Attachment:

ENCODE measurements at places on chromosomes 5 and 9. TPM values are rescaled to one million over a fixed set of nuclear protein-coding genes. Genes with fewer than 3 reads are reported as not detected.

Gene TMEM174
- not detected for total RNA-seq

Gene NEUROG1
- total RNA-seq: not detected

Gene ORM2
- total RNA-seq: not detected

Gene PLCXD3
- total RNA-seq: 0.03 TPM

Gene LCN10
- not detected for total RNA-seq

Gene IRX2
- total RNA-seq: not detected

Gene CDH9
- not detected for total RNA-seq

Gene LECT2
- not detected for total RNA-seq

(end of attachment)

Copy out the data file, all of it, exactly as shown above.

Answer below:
ENCODE measurements at places on chromosomes 5 and 9. TPM values are rescaled to one million over a fixed set of nuclear protein-coding genes. Genes with fewer than 3 reads are reported as not detected.

Gene TMEM174
- not detected for total RNA-seq

Gene NEUROG1
- total RNA-seq: not detected

Gene ORM2
- total RNA-seq: not detected

Gene PLCXD3
- total RNA-seq: 0.03 TPM

Gene LCN10
- not detected for total RNA-seq

Gene IRX2
- total RNA-seq: not detected

Gene CDH9
- not detected for total RNA-seq

Gene LECT2
- not detected for total RNA-seq